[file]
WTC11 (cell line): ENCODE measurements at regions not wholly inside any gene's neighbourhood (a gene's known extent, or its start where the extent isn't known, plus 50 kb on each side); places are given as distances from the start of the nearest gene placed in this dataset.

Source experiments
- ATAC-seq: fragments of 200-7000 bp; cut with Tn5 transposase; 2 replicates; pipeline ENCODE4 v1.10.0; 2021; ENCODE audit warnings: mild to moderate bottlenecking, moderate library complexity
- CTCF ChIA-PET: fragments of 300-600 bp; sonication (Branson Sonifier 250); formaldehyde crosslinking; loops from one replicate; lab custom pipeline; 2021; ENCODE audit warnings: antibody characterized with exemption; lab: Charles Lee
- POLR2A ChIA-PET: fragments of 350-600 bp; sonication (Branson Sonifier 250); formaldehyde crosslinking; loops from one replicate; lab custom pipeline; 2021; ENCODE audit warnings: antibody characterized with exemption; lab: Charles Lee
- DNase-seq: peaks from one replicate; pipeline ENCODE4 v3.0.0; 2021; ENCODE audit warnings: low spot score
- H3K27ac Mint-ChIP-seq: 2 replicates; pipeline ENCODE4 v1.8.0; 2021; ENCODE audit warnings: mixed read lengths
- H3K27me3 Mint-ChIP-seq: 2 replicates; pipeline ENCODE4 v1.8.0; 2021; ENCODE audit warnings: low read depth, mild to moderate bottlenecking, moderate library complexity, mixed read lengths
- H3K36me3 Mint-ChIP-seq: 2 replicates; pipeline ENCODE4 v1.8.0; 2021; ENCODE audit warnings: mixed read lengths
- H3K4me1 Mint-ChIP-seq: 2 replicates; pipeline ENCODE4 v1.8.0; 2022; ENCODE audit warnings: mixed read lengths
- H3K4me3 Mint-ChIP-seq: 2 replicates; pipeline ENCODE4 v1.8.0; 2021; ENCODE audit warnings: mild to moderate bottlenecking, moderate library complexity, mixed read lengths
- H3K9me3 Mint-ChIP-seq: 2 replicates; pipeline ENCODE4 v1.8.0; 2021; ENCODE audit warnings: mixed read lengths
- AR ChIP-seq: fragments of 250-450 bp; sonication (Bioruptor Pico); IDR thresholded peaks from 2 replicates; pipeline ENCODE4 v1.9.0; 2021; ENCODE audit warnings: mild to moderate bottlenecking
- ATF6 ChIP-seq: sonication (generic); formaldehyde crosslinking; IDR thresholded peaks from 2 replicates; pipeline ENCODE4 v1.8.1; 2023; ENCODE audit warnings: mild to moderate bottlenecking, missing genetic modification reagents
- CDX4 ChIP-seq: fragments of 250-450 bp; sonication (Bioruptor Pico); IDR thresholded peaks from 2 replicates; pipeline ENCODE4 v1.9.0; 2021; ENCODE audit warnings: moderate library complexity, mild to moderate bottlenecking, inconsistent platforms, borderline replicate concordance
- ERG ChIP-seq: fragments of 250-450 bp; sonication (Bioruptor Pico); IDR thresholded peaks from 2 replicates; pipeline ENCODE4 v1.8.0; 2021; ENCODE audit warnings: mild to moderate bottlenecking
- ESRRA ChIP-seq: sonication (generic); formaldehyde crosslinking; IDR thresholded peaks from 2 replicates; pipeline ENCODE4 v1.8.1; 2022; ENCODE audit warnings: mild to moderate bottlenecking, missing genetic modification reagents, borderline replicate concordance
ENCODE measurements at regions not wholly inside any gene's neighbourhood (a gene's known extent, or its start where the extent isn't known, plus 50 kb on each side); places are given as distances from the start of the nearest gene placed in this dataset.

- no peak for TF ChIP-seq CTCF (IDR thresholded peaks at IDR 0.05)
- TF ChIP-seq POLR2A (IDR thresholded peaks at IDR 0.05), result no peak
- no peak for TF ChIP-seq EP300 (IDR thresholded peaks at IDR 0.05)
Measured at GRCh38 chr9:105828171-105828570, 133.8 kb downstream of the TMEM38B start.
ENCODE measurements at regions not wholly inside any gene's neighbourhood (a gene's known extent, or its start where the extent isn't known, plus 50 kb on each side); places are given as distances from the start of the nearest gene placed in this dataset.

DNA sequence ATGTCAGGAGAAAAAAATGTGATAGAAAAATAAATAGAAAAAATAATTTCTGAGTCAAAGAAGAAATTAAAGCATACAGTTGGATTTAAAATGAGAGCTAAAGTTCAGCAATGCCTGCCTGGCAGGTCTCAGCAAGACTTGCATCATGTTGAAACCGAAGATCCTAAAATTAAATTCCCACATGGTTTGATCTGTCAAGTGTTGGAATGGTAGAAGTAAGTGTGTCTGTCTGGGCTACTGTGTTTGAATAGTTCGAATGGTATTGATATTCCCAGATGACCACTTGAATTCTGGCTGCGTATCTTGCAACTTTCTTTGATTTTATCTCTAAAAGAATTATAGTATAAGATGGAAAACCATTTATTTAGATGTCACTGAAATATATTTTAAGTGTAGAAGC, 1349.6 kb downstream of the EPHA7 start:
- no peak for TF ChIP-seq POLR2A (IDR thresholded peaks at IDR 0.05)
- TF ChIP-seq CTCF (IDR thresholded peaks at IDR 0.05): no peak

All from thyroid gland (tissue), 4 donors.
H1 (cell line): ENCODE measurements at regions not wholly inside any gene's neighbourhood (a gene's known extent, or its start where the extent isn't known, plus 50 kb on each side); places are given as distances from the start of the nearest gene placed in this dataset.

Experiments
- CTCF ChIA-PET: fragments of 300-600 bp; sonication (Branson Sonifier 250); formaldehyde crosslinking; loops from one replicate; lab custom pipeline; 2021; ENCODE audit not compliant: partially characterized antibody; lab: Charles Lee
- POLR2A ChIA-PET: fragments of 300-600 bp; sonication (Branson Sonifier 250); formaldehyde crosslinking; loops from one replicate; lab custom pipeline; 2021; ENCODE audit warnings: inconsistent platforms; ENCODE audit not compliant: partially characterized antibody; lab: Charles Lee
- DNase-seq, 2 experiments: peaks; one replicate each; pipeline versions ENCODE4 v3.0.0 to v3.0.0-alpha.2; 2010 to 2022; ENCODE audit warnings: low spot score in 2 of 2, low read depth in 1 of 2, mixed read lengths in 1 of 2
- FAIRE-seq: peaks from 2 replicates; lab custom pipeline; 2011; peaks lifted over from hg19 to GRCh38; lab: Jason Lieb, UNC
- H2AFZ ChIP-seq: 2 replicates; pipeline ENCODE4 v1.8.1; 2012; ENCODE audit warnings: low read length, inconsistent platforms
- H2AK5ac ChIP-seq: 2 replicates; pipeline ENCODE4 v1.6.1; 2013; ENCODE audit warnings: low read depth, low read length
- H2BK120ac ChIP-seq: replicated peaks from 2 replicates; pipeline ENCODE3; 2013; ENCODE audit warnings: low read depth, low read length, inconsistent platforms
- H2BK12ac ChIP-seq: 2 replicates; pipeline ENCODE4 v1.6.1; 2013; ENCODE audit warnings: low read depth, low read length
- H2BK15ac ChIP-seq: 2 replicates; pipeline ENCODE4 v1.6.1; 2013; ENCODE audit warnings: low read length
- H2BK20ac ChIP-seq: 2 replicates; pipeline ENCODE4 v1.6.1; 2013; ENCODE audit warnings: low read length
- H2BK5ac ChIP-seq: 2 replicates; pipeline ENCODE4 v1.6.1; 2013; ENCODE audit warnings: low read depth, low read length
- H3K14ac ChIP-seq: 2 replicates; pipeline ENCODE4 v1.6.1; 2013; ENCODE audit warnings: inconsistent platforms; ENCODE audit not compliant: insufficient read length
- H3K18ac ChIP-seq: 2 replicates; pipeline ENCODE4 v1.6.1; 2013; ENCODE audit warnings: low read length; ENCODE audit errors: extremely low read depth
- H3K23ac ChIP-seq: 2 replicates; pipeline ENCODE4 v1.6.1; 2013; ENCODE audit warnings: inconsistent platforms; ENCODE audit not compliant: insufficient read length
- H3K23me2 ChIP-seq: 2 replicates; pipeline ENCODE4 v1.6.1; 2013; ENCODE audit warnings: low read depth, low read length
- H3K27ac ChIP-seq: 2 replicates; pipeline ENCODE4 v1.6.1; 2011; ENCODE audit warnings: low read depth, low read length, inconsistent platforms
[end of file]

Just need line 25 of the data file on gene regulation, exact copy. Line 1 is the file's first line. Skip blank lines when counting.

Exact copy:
- no peak for TF ChIP-seq POLR2A (IDR thresholded peaks at IDR 0.05)